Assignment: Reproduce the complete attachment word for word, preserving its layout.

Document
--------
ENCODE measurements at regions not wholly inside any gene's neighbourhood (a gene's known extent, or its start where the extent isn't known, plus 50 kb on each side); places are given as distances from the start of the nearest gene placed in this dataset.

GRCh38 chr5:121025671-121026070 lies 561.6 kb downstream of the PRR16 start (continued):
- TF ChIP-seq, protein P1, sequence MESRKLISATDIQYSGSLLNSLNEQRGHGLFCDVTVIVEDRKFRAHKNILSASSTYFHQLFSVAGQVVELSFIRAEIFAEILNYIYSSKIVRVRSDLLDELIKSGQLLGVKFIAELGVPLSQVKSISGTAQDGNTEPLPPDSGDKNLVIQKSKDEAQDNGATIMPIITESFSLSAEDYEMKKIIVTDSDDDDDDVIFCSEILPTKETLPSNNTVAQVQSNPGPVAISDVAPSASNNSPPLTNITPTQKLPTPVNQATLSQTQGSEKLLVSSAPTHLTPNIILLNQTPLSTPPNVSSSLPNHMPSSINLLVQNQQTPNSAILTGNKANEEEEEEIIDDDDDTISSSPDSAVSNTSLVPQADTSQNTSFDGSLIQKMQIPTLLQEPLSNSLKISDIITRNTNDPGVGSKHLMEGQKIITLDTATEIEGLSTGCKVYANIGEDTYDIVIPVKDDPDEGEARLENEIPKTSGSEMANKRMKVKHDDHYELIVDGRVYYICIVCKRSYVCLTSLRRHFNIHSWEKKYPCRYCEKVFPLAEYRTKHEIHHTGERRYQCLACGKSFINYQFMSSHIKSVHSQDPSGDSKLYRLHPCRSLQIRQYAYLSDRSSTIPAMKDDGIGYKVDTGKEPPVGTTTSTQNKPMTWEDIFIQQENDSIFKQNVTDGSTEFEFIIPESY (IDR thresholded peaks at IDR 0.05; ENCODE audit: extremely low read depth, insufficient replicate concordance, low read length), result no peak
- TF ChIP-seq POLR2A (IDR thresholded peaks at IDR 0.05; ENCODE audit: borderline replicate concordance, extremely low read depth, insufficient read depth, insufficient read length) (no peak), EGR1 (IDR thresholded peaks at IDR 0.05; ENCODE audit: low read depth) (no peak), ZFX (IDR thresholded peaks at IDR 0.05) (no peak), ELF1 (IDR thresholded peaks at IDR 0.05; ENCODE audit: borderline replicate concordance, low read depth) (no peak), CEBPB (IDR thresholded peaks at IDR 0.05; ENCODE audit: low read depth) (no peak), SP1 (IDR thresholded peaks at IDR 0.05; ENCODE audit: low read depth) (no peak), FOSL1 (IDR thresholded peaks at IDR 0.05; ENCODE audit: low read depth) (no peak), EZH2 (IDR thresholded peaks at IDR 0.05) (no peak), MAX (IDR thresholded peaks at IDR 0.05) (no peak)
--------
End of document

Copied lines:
ENCODE measurements at regions not wholly inside any gene's neighbourhood (a gene's known extent, or its start where the extent isn't known, plus 50 kb on each side); places are given as distances from the start of the nearest gene placed in this dataset.

GRCh38 chr5:121025671-121026070 lies 561.6 kb downstream of the PRR16 start (continued):
- TF ChIP-seq, protein P1, sequence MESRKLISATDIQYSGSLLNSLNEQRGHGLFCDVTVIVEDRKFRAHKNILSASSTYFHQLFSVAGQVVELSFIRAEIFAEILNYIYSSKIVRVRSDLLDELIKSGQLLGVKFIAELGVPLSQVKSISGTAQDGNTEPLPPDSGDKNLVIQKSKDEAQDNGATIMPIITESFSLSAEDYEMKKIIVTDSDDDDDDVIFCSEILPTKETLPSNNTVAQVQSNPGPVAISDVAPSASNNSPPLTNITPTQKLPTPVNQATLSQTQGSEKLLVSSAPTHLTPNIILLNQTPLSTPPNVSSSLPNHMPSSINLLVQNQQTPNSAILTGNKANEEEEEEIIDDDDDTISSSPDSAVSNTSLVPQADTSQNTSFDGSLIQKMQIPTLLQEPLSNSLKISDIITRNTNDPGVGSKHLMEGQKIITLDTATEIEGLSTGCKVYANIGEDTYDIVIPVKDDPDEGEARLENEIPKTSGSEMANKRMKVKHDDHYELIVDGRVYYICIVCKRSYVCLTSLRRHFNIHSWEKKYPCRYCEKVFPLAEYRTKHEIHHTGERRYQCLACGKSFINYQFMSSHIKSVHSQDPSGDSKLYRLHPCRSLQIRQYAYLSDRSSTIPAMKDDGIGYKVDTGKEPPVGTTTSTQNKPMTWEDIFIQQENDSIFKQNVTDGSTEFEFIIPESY (IDR thresholded peaks at IDR 0.05; ENCODE audit: extremely low read depth, insufficient replicate concordance, low read length), result no peak
- TF ChIP-seq POLR2A (IDR thresholded peaks at IDR 0.05; ENCODE audit: borderline replicate concordance, extremely low read depth, insufficient read depth, insufficient read length) (no peak), EGR1 (IDR thresholded peaks at IDR 0.05; ENCODE audit: low read depth) (no peak), ZFX (IDR thresholded peaks at IDR 0.05) (no peak), ELF1 (IDR thresholded peaks at IDR 0.05; ENCODE audit: borderline replicate concordance, low read depth) (no peak), CEBPB (IDR thresholded peaks at IDR 0.05; ENCODE audit: low read depth) (no peak), SP1 (IDR thresholded peaks at IDR 0.05; ENCODE audit: low read depth) (no peak), FOSL1 (IDR thresholded peaks at IDR 0.05; ENCODE audit: low read depth) (no peak), EZH2 (IDR thresholded peaks at IDR 0.05) (no peak), MAX (IDR thresholded peaks at IDR 0.05) (no peak)